Perhaps this is why the near-constant allegations of corruption that dog them in urban Pakistan simply slide off in the countryside. As far as Sindhi voters are concerned, the Bhuttos have given them far more than they have taken over the past half century. This ranges from the protected status of the Sindhi language (preserving access to government jobs), to the multiple rounds of land reform in favour of landless tenant farm workers, and the establishment of the “Benazir Income Support Programme” to provide cash transfers to the very poorest. The result is that the Bhuttos, unlike other landlords, are still seen as committed to providing relief to those at the bottom of an extremely unequal society.
Earlier this year, the PPP government in Sindh secured funding from the World Bank to provide modest cash grants and, more importantly, land titles to women in 2 million households in Sindh whose adobe-mud homes were damaged or destroyed in the unprecedented glacier-driven flooding of 2022. The cash is intended to help families construct more modern, weather-resistant homes, but the real wealth transfer comes from the land titles, which grant clear asset ownership rights that were often lacking.
It is precisely this kind of initiative that keeps educated progressives as well as the poor coming back to the PPP and the Bhuttos despite some disappointments. Most notably, the PPP government has done little to rectify the huge – and hugely profitable – land-grabs from rural communities in and around Karachi by well-connected real-estate developers. In many cases, households in these indigenous communities lacked formal documentation to prevent the expropriation of their lands.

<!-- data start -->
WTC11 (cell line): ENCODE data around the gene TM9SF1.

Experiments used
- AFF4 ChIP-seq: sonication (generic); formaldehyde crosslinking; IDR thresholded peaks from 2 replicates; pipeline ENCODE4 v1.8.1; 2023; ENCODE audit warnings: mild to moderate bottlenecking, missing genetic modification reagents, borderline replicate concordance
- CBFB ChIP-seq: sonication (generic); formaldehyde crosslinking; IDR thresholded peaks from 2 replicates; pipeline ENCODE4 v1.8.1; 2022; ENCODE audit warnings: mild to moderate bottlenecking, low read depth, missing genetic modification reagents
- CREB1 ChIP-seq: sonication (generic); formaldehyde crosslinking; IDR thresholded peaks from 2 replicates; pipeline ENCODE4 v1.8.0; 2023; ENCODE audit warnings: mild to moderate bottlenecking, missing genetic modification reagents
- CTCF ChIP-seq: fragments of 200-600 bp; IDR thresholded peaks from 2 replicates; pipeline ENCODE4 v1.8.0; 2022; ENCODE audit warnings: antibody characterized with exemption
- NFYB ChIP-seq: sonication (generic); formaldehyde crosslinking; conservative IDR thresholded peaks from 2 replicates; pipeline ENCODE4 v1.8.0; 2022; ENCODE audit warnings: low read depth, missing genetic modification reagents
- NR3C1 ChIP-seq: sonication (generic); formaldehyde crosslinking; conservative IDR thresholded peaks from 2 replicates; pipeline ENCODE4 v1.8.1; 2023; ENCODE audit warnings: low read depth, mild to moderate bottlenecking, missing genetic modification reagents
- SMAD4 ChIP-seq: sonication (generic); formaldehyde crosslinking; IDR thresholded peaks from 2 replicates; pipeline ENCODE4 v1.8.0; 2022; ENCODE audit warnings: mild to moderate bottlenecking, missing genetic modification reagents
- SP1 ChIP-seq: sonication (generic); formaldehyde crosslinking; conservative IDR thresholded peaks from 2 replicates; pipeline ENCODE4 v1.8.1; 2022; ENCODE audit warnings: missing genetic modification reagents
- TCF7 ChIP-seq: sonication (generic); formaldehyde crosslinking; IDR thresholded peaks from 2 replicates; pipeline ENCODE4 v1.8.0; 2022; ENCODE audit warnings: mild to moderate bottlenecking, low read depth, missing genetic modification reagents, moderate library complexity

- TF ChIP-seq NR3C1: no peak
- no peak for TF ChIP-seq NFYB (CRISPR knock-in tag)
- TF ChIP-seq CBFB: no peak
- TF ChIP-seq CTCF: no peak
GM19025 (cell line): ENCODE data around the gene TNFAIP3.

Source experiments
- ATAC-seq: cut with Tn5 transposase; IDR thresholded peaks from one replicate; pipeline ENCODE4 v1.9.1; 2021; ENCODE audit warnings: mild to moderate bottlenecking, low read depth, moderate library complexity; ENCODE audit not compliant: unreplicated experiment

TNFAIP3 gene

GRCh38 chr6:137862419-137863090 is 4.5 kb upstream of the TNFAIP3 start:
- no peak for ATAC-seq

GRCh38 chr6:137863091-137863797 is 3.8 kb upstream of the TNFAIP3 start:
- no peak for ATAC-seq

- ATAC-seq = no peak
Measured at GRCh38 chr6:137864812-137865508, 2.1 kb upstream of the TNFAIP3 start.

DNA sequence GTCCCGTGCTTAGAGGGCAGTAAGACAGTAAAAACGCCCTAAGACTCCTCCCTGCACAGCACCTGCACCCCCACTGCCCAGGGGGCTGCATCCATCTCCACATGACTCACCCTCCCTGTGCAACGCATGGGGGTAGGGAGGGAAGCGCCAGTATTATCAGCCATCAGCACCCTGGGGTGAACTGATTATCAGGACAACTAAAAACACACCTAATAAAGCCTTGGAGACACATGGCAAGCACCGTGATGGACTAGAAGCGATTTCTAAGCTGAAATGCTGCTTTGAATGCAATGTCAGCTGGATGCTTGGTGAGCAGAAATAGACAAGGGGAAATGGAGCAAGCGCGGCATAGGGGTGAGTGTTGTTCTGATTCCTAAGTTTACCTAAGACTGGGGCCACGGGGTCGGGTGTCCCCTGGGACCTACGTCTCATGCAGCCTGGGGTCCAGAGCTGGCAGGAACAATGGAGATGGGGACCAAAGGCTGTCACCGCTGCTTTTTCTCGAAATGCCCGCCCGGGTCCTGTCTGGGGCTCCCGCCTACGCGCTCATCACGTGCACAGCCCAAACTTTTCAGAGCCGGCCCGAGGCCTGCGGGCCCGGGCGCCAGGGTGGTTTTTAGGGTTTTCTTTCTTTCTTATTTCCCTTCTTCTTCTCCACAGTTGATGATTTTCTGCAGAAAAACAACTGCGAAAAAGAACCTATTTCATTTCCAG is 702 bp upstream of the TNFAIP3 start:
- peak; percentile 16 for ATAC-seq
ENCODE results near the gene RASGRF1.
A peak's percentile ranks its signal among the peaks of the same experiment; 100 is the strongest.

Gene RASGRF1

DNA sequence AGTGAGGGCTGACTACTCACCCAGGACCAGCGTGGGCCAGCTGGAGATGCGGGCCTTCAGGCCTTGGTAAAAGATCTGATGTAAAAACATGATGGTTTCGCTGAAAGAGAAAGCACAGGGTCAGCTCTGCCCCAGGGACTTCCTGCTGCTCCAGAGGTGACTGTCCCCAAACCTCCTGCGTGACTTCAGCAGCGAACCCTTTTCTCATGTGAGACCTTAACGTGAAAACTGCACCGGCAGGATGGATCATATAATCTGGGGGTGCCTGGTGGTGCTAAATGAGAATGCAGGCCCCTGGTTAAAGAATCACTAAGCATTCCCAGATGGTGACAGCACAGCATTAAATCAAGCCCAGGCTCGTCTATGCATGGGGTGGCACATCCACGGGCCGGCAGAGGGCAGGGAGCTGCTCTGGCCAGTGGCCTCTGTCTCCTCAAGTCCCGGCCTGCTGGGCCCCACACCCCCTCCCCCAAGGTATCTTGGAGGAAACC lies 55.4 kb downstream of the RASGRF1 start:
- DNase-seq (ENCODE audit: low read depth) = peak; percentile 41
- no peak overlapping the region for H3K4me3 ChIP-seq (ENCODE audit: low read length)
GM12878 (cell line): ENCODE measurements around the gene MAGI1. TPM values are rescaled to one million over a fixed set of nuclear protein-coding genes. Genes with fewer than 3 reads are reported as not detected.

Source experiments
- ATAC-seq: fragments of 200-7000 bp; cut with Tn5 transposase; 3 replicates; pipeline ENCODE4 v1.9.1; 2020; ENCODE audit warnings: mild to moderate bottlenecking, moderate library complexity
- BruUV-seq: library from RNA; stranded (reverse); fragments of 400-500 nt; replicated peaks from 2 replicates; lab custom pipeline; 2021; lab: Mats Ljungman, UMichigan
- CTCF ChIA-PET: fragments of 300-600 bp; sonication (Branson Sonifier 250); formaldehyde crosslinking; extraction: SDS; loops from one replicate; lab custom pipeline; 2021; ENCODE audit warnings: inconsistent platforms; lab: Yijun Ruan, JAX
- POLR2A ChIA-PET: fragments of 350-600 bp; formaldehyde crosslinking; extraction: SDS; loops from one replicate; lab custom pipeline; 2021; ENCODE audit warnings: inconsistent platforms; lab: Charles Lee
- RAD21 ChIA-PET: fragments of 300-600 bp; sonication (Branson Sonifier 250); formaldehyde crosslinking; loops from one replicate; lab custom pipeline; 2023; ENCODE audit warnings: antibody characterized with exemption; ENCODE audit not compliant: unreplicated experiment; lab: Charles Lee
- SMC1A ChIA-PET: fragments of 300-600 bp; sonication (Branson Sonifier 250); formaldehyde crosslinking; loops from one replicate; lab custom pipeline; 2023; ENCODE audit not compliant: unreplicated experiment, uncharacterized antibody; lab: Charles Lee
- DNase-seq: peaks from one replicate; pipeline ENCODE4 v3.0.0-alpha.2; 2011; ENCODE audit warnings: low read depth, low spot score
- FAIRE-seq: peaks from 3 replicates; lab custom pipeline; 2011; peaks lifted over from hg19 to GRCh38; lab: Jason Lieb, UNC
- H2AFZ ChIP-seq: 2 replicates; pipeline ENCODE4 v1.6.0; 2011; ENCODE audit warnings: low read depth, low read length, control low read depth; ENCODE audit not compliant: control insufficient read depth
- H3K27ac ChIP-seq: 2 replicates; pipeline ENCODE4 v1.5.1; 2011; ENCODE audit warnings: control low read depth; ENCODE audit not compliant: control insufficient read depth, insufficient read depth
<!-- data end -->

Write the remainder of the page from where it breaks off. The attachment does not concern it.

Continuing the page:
At the community level, acts of service and generosity generate the powerful emotional bonds which nurture die-hard supporters and activists, to the party, often from one generation to the next. The famed willingness of the most loyal supporters to sacrifice themselves for the movement – tested during several bouts of intense military repression in previous years – comes by example from the top. The imprisonment and execution of former prime minister Zulfiqar Ali Bhutto under Gen Zia ul Haq in 1979, and the assassination of his daughter Benazir Bhutto in 2008 under Gen Musharraf’s watch, cemented their image as martyrs of and for the people.
There is no greater monument to the success of this reframing than the enormous, marble-clad Bhutto family mausoleum, located in their ancestral village on the family estate in Larkana district. It now functions like any major Sufi shrine in Pakistan, attracting a steady stream of visitors from far and wide who come to make prayers, pay their respects and participate in the spectacle, especially when crowds swell to truly enormous sizes on the death anniversaries of those buried there.
The rose petals and tears scattered on Benazir’s and Zulfiqar’s tombs by thousands of visitors represent a kind of connection with ordinary people that most politicians can only dream of in life, let alone death. Even the tomb of Mohammed Ali Jinnah, the father and founder of the nation, 400 kilometres to the south in Karachi does not generate the same kinds of devotions and emotions. It is a world that does not easily translate to the rest of Pakistan or vice versa. As Pakistan wades through political uncertainty and dangerously close to climate instability, rural Sindh seems set to continue on its own distinct path, shaped by its very own martyrs and legends.